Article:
The ears develop during the first 4 weeks of fetal gestation.  If that process does not occur completely, then various forms of underdeveloped ears may be present at birth. One of these conditions is called anotia and reconstructive ear surgery (the most major form of otoplasty) can help.

What is Anotia?

Anotia is the most extreme form of microtia. Microtia literally means “little ear” and can be just that - a little ear - or it can refer to almost complete absence of the ear with the presence of only a nubbin of tissue where the ear would normally be. Anotia refers to the complete absence of any ear remnant at all. Microtia is quite common but anotia is extremely rare; there is almost always some evidence of an ear. These conditions most commonly affect one ear (90% of the time) and much less commonly affect both ears (10% of the time). When the outer, visible portion of the ear is underdeveloped, the ear canal and eardrum are usually absent and the middle ear is also usually underdeveloped, resulting in hearing loss on that side. 

understanding anotia

The ears develop during the first 4 weeks of fetal gestation.  If that process does not occur completely, then various forms of underdeveloped ears may be present at birth. One of these conditions is called anotia and reconstructive ear surgery (the most major form of otoplasty) can help.

What is Anotia?

Anotia is the most extreme form of microtia. Microtia literally means “little ear” and can be just that - a little ear - or it can refer to almost complete absence of the ear with the presence of only a nubbin of tissue where the ear would normally be. Anotia refers to the complete absence of any ear remnant at all. Microtia is quite common but anotia is extremely rare; there is almost always some evidence of an ear. These conditions most commonly affect one ear (90% of the time) and much less commonly affect both ears (10% of the time). When the outer, visible portion of the ear is underdeveloped, the ear canal and eardrum are usually absent and the middle ear is also usually underdeveloped, resulting in hearing loss on that side.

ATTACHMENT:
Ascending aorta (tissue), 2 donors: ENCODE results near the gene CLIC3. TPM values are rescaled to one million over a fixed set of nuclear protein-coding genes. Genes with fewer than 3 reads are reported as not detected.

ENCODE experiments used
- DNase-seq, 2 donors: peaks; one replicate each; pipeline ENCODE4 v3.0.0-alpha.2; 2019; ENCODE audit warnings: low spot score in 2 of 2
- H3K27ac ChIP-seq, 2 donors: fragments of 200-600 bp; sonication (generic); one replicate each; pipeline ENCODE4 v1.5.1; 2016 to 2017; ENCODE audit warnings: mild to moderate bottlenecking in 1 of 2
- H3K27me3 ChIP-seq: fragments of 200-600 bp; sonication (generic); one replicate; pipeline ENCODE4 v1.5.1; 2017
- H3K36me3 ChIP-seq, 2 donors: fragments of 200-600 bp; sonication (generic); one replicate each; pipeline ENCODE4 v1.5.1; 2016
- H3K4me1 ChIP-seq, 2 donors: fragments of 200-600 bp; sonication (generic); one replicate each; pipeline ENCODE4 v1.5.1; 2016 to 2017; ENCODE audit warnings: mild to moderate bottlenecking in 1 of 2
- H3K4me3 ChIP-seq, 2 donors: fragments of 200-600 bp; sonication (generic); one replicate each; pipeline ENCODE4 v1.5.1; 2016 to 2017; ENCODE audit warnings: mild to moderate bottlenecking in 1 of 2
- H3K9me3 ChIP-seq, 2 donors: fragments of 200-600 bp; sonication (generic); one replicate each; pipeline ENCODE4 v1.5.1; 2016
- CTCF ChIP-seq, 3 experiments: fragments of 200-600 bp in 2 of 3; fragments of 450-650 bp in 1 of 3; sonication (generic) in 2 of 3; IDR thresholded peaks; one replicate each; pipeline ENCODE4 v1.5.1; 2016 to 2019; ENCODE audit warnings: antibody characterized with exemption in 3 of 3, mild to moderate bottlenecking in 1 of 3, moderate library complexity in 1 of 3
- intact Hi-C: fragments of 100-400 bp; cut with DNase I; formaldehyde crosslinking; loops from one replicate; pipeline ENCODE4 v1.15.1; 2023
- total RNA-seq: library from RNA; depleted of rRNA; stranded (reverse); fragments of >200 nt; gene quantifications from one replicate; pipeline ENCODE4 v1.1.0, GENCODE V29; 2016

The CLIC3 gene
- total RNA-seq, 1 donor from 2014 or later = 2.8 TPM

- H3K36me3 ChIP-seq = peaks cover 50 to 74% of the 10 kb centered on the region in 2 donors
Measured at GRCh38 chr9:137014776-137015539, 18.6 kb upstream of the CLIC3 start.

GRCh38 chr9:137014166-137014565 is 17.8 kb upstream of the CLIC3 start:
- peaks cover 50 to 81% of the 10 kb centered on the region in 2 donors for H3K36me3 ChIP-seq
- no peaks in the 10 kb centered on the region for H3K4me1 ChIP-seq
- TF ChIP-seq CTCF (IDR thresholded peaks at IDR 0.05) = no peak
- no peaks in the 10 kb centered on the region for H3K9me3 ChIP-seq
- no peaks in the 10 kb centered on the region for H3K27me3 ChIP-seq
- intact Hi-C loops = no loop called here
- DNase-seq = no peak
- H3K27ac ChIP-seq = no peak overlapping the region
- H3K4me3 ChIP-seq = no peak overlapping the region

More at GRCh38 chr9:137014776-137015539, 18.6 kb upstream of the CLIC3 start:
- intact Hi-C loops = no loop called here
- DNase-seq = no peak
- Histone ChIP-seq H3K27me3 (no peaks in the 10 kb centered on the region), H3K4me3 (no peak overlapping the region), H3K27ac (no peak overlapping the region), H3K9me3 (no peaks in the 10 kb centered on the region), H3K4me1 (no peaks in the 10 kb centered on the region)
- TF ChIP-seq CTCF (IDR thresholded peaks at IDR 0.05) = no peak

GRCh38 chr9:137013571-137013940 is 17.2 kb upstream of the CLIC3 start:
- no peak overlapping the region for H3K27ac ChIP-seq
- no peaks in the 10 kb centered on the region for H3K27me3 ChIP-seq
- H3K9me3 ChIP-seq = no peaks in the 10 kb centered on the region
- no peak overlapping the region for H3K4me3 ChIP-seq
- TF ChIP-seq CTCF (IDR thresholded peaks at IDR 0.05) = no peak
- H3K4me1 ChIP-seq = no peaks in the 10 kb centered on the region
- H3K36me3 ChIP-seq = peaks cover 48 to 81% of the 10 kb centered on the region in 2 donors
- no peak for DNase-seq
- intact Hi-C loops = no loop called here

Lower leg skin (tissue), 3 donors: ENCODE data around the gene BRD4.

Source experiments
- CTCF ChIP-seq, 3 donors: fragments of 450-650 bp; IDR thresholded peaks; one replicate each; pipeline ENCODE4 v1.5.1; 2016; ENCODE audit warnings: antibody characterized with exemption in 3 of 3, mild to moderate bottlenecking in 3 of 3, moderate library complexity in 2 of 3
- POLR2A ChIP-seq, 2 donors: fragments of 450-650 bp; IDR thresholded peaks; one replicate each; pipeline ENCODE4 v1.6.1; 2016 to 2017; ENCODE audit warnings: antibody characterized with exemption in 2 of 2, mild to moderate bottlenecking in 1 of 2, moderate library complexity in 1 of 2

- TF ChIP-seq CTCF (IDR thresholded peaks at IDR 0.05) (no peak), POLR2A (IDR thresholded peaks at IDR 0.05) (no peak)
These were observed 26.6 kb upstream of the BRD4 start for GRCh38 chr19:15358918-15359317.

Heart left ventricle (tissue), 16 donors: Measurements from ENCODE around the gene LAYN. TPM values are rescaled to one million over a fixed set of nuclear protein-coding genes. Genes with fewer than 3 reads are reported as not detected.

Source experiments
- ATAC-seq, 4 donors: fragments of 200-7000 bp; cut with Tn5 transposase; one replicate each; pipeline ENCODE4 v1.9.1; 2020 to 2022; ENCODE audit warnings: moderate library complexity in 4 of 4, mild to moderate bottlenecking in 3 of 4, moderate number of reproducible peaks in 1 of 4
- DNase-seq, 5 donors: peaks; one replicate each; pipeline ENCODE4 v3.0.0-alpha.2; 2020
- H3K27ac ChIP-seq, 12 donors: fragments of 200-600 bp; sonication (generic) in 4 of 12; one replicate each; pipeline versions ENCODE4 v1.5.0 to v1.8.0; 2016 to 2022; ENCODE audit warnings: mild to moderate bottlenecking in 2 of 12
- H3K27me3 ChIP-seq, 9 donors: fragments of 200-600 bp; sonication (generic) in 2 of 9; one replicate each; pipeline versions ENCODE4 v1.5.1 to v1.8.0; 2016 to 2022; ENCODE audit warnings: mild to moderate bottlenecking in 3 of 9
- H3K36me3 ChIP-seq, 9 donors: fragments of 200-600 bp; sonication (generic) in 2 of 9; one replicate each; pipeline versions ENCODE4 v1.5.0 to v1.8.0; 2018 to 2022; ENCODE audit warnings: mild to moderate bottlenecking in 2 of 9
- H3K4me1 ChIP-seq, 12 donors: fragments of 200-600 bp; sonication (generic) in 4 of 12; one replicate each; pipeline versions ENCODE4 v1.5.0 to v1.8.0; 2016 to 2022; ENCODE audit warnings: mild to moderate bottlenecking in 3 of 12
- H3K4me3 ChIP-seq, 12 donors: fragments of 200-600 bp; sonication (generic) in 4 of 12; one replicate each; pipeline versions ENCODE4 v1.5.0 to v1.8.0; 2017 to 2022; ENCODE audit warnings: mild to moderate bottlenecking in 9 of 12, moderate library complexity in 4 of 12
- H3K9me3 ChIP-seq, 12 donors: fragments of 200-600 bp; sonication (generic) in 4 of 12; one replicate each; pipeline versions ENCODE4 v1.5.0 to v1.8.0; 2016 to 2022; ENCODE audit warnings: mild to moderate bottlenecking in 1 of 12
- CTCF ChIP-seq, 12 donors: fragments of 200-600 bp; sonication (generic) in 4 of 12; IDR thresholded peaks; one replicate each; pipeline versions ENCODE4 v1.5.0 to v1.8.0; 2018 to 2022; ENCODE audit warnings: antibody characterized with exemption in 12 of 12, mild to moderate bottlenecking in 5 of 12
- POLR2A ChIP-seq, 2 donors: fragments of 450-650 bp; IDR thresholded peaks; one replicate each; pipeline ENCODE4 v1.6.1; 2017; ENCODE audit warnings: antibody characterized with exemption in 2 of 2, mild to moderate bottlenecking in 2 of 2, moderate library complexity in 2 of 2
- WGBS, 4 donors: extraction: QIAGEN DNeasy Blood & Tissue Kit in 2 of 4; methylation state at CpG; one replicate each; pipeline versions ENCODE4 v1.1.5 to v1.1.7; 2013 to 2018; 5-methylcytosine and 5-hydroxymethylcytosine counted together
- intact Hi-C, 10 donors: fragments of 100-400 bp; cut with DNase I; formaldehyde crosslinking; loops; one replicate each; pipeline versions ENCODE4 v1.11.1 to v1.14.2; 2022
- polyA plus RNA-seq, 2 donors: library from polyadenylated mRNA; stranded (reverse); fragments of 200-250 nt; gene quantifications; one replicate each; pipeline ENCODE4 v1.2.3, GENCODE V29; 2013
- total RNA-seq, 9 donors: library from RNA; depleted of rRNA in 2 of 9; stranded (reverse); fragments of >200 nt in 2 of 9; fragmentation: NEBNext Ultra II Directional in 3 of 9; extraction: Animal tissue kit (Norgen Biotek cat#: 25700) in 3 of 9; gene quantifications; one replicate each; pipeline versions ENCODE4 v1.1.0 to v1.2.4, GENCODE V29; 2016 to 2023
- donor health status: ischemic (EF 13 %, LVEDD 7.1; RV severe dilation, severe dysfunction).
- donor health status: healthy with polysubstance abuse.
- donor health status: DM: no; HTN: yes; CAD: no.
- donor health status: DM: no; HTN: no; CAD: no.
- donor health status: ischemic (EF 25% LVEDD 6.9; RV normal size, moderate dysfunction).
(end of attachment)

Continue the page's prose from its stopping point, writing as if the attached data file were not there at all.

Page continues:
What are the causes?

To this date, there is no known cause of microtia or anotia. Sometimes, microtia (including anotia) may occur in association with a syndrome such as:

Hemifacial Microsomia

This is a congenital condition where one side of the face (including the ears, facial bones, facial nerve, and soft tissue) is underdeveloped. Like microtia, this usually affects only one side of the face but can sometimes affect both. 

Goldenhar Syndrome

This is a syndrome that has all the components of Hemifacial Microsomia but is also associated with benign tumors on the eye called dermoids and abnormalities of the bones in the neck. 

Treacher Collins Syndrome

This is a condition that involves underdevelopment of both sides of the face with a distinctive pattern including underdevelopment of the cheekbones and lower eyelids, with a characteristic facial appearance. Once Treacher Collins syndrome is in the family, then 50% of that patient’s children will be affected. 

How is anotia or microtia treated?

These conditions are treated by a multidisciplinary team of experts that includes a plastic surgeon for the reconstruction of the external ear or auricle. Dr. Thorne has over 30 years of experience in this type of Pediatric ear reconstruction. 

For those patients who are missing all or most of an ear, surgical reconstruction is best performed at about 10 years of age. Older techniques involved surgical correction at a younger age but these have largely been replaced. The techniques for ear reconstruction involve using either a framework of cartilage taken from the patient’s own ribs or a framework of artificial material (polyethylene). The cartilage technique has fewer complications but is more difficult that the technique that uses artificial material. Dr. Thorne makes use of otoplasty and ear reconstruction techniques that will best suit the unique nature of the particular patient.

If you would like to learn more about microtia and anotia and the surgical techniques involved in reconstructive otoplasty, schedule an appointment with us. Dr. Thorne is Chairman of the Department of Plastic Surgery at Lenox Hill Hospital in New York City.

In The Media


Dr. Thorne is consistently highlighted in every publication profiling the Best Doctors in Manhattan or the Best Doctors in the entire United States. He has been featured in the New York Times multiple years running, as well as America's Top Doctors, and has hosted a radio show on plastic surgery alongside dermatologist Dr. Linda Franks.


  • New York Best Doctors 2019
  • New York Best Doctors 2017
  • New York Best Doctors 2014
  • New York Best Doctors 2008


  • New York Best Doctors 2005
  • Americas Top Doctors 2002
  • Castle Connolly 10th
  • Castle Connolly 6th

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